There are one or two new projects in the works here at From the Heart and I’m excited to share the first one with you! Some time ago, a friend shared with me something called “An Eschatological Laundry List: A Partial Register of the 927 (or was it 928?) Eternal Truths.” This is a list created by author and psychotherapist Sheldon Kopp, and is printed as an epilogue in his book, If You Meet the Buddha on the Road, Kill Him. Shortly afterwards, my husband taped a copy of this list, which has 43 items, onto our refrigerator.
I ignored it, partly because I did not know what “eschatological” meant, partly because it’s in tiny little print, and partly because one or two Eternal Truths feel like enough for me, let alone 43 of them. Then I started to see the list in various places on the web. The items on it are things like, “Love is not enough, but it sure helps,” and “We may have only ourselves, and one another. That may not be much, but that’s all there is,” and “How strange, that so often, it all seems worth it.”
But I noticed that no one really talked about the list when they posted it in different places, they just put it out there like, “Hey, isn’t this cool?” And seeing it stuck on my refrigerator between the Champaign-Danville Overhead Doors magnet and an orange Post-It note warning from Gabe that says, “No bad dinos in the house,” made me wonder, what is one supposed to do with something like this list? It seems cool and enlightened, but what does it actually mean? How does it help you live your life better? Are these Eternal Truths really true?
In my research on Sheldon Kopp and his laundry list, I’ve learned two useful things so far: 1) “eschatological” means “concerned with the ultimate or final things, such as death, the destiny of humanity, the future state, etc.” 2) Sheldon Kopp seems to have had a sense of humor. Here is how he described the list: “The subject of this particular letter was the foolishness of our professional pontificating….This was to be a zany private spoof, a way of tenderly making fun of myself. Instead, what emerged was a fragment of a cosmic joke, a visionary list of the truths which, at best, shape my life, provide answers to unasked questions, and give insights too powerfully simple to be grasped finally and forever.”
I love this attitude. It is very un-list like, in fact, because lists typically do not show you the connections between things; lists contain discrete, potentially unrelated items, and don’t lend themselves to deeper understanding. I love the playfulness of combining a word like “eschatological,” so weighty and doomsday-sounding, with the words “laundry list,” so mundane, everyday-ish, and non-threatening.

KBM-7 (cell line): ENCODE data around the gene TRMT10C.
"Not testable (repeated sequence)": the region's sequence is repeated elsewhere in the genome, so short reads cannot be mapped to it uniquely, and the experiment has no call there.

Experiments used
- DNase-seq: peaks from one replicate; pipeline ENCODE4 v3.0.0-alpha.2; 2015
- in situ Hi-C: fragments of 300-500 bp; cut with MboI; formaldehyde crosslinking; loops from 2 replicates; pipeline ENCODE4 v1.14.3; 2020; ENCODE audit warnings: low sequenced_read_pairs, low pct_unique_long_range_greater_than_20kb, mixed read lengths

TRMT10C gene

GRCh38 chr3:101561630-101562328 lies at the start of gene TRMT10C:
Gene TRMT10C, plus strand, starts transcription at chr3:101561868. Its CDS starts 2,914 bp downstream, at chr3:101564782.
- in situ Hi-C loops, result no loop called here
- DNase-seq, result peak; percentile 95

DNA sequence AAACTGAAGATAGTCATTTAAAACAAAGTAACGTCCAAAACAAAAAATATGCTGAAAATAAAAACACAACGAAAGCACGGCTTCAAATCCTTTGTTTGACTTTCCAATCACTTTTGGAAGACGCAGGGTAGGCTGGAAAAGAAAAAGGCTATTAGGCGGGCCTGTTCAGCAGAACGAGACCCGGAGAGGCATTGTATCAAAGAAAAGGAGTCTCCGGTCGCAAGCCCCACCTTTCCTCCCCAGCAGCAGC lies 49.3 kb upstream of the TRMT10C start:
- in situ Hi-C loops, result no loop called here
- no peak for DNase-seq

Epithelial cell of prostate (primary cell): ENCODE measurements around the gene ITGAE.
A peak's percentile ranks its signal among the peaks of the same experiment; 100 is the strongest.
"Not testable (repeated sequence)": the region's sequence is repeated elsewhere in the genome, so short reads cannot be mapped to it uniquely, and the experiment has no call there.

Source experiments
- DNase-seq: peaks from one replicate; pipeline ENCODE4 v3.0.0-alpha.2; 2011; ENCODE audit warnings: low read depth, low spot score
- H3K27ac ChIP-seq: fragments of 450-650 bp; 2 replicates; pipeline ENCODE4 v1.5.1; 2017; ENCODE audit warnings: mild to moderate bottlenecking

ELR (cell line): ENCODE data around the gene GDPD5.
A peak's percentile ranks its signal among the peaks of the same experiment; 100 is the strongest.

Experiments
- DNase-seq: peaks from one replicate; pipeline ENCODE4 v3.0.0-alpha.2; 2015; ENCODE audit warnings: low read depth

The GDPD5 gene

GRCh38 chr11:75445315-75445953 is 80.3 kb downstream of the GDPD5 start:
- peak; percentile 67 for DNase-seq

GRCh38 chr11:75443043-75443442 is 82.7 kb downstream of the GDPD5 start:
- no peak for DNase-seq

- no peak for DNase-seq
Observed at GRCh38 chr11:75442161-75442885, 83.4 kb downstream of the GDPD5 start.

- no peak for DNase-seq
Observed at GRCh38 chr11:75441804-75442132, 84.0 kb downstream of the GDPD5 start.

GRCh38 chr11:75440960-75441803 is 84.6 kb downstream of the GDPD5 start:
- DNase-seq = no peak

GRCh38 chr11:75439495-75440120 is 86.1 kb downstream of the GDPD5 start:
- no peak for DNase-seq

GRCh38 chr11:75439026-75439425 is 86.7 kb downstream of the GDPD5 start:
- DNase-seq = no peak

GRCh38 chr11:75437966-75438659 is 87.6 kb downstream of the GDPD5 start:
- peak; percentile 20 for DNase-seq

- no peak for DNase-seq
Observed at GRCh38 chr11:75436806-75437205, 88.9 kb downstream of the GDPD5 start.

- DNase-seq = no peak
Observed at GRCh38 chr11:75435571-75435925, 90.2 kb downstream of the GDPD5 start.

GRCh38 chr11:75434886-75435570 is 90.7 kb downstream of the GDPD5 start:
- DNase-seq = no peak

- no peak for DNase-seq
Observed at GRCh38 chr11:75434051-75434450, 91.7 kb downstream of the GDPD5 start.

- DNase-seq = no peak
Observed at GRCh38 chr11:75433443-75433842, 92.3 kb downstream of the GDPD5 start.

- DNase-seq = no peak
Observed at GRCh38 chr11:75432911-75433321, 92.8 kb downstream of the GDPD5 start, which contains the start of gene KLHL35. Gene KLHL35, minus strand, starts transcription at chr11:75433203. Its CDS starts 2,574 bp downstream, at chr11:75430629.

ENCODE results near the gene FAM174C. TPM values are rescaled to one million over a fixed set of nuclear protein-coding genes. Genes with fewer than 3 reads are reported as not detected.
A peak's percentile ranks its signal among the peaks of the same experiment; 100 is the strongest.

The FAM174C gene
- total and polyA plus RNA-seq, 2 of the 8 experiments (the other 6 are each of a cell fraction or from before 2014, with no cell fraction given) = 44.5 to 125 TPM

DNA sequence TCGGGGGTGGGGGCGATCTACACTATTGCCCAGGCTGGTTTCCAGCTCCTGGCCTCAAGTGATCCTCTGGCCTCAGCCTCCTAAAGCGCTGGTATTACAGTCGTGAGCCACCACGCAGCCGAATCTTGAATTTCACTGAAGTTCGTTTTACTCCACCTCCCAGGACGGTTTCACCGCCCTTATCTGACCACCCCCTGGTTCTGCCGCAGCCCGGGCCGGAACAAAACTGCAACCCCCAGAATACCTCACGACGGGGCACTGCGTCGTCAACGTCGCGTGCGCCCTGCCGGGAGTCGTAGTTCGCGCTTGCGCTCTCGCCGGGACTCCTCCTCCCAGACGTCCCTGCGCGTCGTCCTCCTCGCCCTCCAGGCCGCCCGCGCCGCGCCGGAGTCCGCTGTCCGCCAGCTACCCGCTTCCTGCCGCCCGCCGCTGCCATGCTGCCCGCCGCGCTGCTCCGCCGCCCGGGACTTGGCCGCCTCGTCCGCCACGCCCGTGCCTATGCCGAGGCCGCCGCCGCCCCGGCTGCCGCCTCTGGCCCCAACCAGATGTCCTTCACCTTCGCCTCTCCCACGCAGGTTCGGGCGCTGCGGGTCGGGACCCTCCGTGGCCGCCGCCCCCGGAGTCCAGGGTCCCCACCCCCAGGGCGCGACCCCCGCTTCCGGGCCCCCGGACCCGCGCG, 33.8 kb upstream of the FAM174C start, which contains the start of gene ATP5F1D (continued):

All this is to say that this has inspired me to take these 43 Eternal Truths one by one and see what they have to tell us. So our poetic Lenten journey of 40 Days in the Wilderness will continue on with an exploration of these 43 Eternal Truths (incorporating poetry whenever possible, of course!). The first ET is simply, “This is it!” On the surface this sounds like a call for presence in the here and now, which is good and important. But it’s not that simple; from a Christian perspective, for example, “this” is not really “it.” One’s perspective on how one lives their life now is profoundly shaped by how one understands, relates to, believes in the idea of everlasting life.
It feels a little scary to me to go down this road, but I’m going to give it a try. I hope you’ll be here too, and I hope you’ll write in with your thoughts along the way because I know they’ll be fabulous. So stay tuned because coming up next is: “Is this IT?”
What do you think?
Wonderful! Count me in!
OMG, I’m looking forward to this!! Eschatological or scatological, it ought to be very insightful
Gabe’s right–no bad dinos in the house [this house?].
Sounds like a Toastmasters Table Topic or an impromptu speech assignment, both wonderful exercises to stimulate one’s creativity and imagination. I admire you for taking up the challenge.